Director Otto Bell Interview on The Toxic Pigs of Fukushima

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Otto Bell

Documentaries are surreal and informative. Otto Bell is one such Documentary Filmmaker who makes those surreal Documentaries and gets critically acclaimed in doing so. His new movie The Toxic Pigs of Fukushima is up on Vice and is also a short listed for Oscars 2021.

Here’s The Movie Culture Interview

Hello and welcome. The Movie Culture is great to be talking to you about The Toxic Pigs of Fukushima. How are you doing?

Otto Bell: I am well thank you! Awaiting our first baby, a wee girl, due in a few weeks. So happy days, all things considered.

Q. Could you tell us about what led you to embark on this project- The Toxic Pigs of Fukushima?

Otto Bell: I was triggered by a couple of batches of photographs. One set by Toru Hanai that showed the wild boars in the streets, and then a set of human portraits by Yuki Iwanami that revealed the plight of the human survivors. Both gentlemen are co-producers on the film and were key to getting this film made. 

Q. The Toxic Pigs of Fukushima is set in very out of the world setting, how was it like shooting in those locations?

Otto Bell: There’s an invisible heaviness in the air there, this unseen enemy of radiation that kind of haunts Fukushima. I shot the film before the pandemic began and at that time, I thought the abandoned streets were so unusual and different, but now the whole world feels a little like that!

Q. As many Documentaries come and go I always think how one finds a narrative. Could you tell me about that process?

Otto Bell: Yes, I committed fairly early on to this being an experimental, ambient film. I peeled back the exposition as much as possible and trimmed down the dialogue to only a handful of haiku-like statements. There are no talking head interviews to camera. The music is deliberately dysphonic. I was intent on immersing the audience fully in this errie, changed landscape. So I focused less on answering every question the audience might have, and more on provoking them to ask more questions themselves about what the hell is going on in Fukushima today.   

Q. 2021 Oscars, The Toxic Pigs of Fukushima could be something that we see out there. How do you feel about this?

Otto Bell: Anything that draws attention to the 10th Anniversary of the Fukushima Disaster on March 11th would be a blessing. So many Japanese citizens have made so many sacrifices and they deserve to be remembered at this time.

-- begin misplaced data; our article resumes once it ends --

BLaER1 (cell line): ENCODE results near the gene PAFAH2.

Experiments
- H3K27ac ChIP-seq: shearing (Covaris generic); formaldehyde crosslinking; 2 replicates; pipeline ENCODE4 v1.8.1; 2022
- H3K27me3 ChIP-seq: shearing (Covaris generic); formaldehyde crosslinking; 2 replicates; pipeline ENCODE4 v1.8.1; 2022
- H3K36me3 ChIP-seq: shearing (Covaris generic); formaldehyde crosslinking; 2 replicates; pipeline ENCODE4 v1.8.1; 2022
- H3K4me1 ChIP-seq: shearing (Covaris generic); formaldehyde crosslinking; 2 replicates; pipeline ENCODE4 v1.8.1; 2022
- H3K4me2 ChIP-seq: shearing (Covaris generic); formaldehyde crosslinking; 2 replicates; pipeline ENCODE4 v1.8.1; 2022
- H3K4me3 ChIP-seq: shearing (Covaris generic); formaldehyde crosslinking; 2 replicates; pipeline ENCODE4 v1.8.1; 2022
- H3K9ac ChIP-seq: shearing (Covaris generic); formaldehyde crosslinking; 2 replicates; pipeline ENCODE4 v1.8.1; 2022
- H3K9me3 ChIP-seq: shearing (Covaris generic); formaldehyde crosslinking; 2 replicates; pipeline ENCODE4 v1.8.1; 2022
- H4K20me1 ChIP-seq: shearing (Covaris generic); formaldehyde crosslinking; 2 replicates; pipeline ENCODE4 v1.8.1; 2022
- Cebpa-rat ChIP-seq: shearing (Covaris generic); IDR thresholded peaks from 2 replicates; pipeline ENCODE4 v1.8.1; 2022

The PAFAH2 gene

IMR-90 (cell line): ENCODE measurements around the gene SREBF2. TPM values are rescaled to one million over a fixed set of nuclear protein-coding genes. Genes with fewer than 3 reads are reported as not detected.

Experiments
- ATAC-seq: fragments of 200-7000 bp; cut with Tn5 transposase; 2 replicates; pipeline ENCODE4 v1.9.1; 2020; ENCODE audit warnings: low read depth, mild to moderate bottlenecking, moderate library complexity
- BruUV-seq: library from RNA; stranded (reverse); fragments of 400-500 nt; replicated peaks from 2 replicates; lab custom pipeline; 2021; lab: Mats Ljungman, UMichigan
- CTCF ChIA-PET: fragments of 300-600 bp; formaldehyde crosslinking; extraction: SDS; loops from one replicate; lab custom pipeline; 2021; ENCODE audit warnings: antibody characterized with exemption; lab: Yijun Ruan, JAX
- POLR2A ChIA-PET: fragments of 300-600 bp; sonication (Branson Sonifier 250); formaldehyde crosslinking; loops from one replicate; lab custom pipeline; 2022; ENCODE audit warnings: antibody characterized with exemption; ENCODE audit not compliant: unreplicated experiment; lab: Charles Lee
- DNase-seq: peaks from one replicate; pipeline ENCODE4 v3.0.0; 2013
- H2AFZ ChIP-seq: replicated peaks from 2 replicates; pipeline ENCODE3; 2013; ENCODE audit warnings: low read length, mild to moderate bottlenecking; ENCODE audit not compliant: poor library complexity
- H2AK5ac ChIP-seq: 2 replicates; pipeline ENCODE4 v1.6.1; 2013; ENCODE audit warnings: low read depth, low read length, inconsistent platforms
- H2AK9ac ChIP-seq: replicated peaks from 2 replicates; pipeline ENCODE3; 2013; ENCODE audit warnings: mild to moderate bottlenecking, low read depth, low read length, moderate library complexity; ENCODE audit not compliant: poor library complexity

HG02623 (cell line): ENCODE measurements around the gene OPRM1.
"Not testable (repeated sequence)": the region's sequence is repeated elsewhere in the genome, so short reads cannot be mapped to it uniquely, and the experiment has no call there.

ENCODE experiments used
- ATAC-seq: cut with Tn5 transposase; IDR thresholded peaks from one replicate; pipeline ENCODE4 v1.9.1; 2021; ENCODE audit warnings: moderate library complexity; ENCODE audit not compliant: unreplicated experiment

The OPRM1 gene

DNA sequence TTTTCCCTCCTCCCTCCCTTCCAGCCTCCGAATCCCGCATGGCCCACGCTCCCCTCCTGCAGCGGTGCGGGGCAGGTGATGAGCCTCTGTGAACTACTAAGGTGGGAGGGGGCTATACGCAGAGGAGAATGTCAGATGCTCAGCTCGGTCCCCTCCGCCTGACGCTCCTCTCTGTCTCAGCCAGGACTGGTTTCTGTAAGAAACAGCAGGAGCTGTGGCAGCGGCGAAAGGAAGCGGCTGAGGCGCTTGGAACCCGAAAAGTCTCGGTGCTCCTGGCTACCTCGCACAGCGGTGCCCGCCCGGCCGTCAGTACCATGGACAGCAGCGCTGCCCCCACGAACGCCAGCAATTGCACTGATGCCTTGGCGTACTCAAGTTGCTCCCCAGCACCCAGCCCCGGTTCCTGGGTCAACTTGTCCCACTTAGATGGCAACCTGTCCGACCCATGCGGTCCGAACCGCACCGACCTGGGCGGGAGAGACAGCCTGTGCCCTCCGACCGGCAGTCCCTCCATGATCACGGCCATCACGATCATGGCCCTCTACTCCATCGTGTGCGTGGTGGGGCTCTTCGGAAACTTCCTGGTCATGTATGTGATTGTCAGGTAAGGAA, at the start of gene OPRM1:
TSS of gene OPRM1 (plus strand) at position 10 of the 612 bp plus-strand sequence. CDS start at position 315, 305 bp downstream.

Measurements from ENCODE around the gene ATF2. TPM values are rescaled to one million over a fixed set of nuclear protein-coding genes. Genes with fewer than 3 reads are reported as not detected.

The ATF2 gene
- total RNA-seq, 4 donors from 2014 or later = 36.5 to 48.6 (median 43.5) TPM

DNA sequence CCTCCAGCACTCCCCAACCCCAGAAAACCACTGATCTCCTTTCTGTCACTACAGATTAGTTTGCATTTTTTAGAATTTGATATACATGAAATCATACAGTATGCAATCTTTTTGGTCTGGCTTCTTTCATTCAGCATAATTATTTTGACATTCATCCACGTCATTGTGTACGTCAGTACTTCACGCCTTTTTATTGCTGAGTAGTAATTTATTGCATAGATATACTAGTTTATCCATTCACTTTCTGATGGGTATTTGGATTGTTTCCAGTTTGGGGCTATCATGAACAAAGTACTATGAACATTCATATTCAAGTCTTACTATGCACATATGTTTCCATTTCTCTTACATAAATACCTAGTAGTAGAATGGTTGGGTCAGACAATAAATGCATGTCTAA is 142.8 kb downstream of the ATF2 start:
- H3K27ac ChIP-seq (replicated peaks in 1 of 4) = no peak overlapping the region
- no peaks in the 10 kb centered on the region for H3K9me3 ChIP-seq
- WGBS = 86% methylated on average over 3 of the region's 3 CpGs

Q. As a Filmmaker be it Fictional or Documentarian in nature. What do you look in a project?

Otto Bell: I like a big backdrop peopled by extraordinary characters.

Q. This is The Movie Culture staple, as we based in India. We want to know are you big on International content or have you watched anything from Bollywood?

Otto Bell: I’ve been fortunate enough to film at the steel works in Jamshedpur, the sugar mills of Modinagar, and on the highways of Jharkhand and Meerut… but my love affair with your country began over 20 years ago with a visit to Palolem Beach in Goa. My favourite Indian filmmaker is Satyajit Ray – in part for his ability to get things done – and I also like that he started in Advertising, which gives us all hope.

Q. We often ask Talents for advice but to shake things up, would you like to tell us the best piece of advice you ever received?

Otto Bell: Just keep going. Stop at nothing to make films.

Q. Where can we find The Toxic Pigs of Fukushima? Please let our readers know about it.

Otto Bell: The film has been doing the rounds on the festival circuit and will receive its TV premiere on Vice on Sunday 31st of January at 9:30am ET. From there it’ll roll out globally online. I’m excited for your readers and my friends in India to see it. 

With this we would like to wrap up with the interview questions. The Movie Culture would indeed like to thank you for agreeing to this wonderful interview.

Otto Bell: Thank so much, please stay safe.

The Movie Culture Synopsis

It is great to see how his find works given he works with Facts and not Fiction that Directors can make up as they go along. Check out his answer on how he finds narrative in a documentary and how he makes it engaging. 

He is certainly right when he says, stop at nothing when it comes to making films. That’s such a straightforward answer for someone to have in their arsenal.

The Toxic Pigs of Fukushima is available on Vice. As Bell said, “Anything that draws attention to the 10th Anniversary of the Fukushima Disaster on March 11th would be a blessing. So many Japanese citizens have made so many sacrifices and they deserve to be remembered at this time.”